Cover image for The end of Blackness : returning the souls of Black folk to their rightful owners
Title:
The end of Blackness : returning the souls of Black folk to their rightful owners
Author:
Dickerson, Debra J., 1959-
Personal Author:
Edition:
First edition.
Publication Information:
New York : Pantheon Books, 2004.
Physical Description:
306 pages ; 22 cm
Language:
English
ISBN:
9780375421570
Format :
Book

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E185.625 .D53 2004 Adult Non-Fiction Central Closed Stacks
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E185.625 .D53 2004 Adult Non-Fiction Black History Non-Circ
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Summary

Summary

"This book will prove and promote the idea that the concept of 'blackness,' as it has come to be understood, is rapidly losing its ability to describe, let alone predict or manipulate, the political and social behavior of African Americans." Such is the explosive enterprise of what is sure to be one of the most controversial books of recent times. How has the notion of "blackness" bamboozled African Americans into an unhealthy obsession with white America? What are the deleterious consequences of this? How has "blackness" diminished the sovereignty of African Americans as rational and moral beings? How has white America exploited the concept to sublimate its rage toward and contempt for black America? Is American racism an intractable malaise, and who gets to decide when the past is over? In this unstinting, keen, and brutally funny manifesto, Debra Dickerson critiques "race" as a bankrupt scientific and social construct, exposing the insidious, manipulative racial myths and prejudices still held by American blacks and whites. She examines much statistical rubbish that passes for sociological fact, the purposeful corruption of American history, and the resulting social ills and pathologies bedeviling both the black and white communities. She bravely argues that, whether or not African Americans still have a moral claim against this country, they must now be fiercely self-reliant, ignoring the hackneyed presuppositions and expectations of whites and other blacks still stuck in tired and fruitless ways of thinking. As theNew York Timesremarked about her highly acclaimed memoir,An American Story, "it is a startling thing to hear an American speak as frankly and un-self-servingly about race as Dickerson does."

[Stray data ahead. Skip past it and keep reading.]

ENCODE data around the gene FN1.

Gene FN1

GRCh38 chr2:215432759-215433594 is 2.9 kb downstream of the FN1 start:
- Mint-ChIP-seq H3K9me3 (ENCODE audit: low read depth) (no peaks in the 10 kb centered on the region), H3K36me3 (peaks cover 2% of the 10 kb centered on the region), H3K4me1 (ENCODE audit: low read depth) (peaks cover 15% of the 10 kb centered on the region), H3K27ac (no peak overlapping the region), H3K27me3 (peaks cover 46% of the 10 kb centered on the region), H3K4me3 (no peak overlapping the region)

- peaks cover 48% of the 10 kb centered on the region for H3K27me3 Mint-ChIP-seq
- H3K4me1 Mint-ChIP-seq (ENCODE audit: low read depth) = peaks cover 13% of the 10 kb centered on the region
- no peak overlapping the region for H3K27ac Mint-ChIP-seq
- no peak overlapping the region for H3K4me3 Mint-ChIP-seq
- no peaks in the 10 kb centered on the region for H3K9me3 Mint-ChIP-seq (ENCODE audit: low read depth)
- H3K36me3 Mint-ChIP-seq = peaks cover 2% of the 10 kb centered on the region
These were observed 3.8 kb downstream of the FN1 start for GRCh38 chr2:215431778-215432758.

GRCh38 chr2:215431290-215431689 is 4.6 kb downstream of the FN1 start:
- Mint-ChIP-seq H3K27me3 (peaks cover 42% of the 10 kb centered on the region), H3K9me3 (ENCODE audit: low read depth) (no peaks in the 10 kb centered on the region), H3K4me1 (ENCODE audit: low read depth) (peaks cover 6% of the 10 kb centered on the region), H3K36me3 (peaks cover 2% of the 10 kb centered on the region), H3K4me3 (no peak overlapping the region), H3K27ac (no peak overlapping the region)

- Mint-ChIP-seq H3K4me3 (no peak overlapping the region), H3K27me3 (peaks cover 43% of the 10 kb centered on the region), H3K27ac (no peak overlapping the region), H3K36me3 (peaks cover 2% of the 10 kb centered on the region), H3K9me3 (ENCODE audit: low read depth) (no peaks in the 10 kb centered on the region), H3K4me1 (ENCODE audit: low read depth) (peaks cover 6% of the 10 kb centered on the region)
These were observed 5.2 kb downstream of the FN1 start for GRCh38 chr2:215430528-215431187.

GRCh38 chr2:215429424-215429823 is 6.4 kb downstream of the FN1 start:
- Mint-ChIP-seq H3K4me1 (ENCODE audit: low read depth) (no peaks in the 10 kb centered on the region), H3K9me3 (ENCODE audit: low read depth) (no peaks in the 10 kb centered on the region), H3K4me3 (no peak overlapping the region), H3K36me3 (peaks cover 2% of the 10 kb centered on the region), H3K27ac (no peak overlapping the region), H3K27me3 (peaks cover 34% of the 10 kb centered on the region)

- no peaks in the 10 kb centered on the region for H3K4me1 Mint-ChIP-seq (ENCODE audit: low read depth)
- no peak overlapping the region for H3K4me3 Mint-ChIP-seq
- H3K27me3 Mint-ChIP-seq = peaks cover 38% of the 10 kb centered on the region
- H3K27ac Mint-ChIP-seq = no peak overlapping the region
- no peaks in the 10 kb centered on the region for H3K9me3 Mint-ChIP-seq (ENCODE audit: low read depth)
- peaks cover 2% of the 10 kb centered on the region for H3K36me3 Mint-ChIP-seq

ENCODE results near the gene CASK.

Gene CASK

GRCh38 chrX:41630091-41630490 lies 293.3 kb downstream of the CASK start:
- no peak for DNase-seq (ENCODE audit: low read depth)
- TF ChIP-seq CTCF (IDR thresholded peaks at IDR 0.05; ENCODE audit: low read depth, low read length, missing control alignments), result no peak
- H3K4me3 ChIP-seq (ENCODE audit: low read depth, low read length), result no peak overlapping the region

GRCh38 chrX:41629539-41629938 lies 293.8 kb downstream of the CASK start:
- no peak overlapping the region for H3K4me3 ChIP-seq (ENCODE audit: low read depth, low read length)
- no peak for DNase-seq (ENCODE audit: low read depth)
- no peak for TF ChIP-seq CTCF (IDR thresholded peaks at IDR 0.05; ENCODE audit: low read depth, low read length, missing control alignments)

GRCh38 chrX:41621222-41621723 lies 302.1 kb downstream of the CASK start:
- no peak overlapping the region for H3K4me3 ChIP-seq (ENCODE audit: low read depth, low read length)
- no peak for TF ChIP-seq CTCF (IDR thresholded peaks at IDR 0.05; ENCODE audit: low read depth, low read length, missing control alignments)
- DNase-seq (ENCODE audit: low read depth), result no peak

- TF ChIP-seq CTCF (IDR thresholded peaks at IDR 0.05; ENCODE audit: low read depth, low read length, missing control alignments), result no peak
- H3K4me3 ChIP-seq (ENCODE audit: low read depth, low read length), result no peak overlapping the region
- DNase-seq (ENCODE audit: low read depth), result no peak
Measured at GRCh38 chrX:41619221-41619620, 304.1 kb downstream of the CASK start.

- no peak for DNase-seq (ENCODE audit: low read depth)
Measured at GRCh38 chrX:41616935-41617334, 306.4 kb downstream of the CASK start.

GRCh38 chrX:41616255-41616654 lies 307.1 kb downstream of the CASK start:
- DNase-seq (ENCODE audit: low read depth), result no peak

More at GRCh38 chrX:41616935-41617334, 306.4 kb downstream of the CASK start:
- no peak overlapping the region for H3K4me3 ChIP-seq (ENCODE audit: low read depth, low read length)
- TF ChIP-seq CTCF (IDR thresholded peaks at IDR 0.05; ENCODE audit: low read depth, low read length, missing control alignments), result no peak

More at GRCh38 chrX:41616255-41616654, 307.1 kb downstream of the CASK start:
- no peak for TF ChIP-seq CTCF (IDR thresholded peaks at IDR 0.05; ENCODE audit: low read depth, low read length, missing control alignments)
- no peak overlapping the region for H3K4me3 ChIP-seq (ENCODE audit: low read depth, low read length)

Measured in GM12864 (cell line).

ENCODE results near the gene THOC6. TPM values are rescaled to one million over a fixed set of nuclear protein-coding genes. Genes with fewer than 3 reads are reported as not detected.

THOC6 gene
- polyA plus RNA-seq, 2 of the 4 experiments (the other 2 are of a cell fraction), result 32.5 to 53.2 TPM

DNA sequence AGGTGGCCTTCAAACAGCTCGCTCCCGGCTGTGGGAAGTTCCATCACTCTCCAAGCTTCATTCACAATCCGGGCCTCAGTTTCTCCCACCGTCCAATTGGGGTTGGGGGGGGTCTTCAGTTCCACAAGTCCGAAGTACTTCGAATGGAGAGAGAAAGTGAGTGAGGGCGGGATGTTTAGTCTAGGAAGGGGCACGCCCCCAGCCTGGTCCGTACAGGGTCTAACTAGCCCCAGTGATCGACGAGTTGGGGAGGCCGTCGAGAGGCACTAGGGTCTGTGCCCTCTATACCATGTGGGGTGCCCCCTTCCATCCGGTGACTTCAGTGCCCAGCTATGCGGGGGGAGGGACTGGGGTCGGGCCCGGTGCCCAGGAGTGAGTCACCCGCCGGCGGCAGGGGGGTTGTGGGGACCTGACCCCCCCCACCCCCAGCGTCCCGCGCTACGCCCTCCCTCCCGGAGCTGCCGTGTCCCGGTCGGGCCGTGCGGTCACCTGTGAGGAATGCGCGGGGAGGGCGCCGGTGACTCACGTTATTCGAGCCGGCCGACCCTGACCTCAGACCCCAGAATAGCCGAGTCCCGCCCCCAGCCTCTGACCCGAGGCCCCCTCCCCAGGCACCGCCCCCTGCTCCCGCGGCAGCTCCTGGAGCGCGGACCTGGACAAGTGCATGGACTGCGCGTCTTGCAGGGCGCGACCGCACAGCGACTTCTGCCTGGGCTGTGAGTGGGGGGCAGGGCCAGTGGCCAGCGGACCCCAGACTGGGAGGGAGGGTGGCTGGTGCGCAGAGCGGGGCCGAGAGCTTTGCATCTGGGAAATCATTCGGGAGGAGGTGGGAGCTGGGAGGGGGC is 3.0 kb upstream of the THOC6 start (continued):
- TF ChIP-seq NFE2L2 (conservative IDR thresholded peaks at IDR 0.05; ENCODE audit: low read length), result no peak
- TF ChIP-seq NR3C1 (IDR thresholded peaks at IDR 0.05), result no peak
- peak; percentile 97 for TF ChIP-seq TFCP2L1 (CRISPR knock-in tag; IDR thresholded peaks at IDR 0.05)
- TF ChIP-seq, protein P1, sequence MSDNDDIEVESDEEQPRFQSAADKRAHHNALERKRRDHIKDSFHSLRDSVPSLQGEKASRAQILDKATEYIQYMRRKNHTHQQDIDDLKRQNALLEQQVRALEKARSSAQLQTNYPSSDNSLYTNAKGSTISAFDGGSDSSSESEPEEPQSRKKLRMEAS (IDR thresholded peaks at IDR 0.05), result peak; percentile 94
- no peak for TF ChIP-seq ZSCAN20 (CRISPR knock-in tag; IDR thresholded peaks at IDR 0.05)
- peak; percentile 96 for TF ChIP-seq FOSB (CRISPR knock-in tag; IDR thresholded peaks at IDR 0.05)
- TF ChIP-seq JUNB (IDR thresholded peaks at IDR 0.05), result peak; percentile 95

Author Notes

Debra J. Dickerson holds a J.D. from Harvard Law School, an M.S. from St. Mary's University, and a B.A. from the University of Maryland. She is a Senior Fellow at the New America Foundation and a columnist for beliefnet.com. She has been both a senior and a contributing editor for U.S. News & World Report, and her writings have appeared in, among other periodicals, The New Republic, The Nation, Slate, The Village Voice, and Essence.

She lives in Washington, D.C.

(Bowker Author Biography)


Reviews 4

Booklist Review

Journalist Dickerson asserts that black consciousness, Afrocentrism, and other aesthetics growing out of the civil rights movement have reached their limitations as progressive strategies. They have focused too much on whites by seeking to change their minds and provoke acknowledgment or admission of racism. Given that whites feel they have conceded enough and are blinded by self-interest, a better strategy would be to turn the focus inward, to transcend race while continuing to address historic racism. Dickerson's perspective is that of a post-civil rights generation, who, although they have been the direct beneficiaries of the movement and are well versed in historical facts, are more inclined to look for solutions in new arenas. She contrasts members of the old-school civil rights generation with youngsters from the emerging hip-hop generation, who have lost respect for their elders even as some of them continue to fall victim to self-destructive forces centered in racism. This is a thought-provoking and compelling look at generational perspectives on contemporary race issues. --Vernon Ford Copyright 2004 Booklist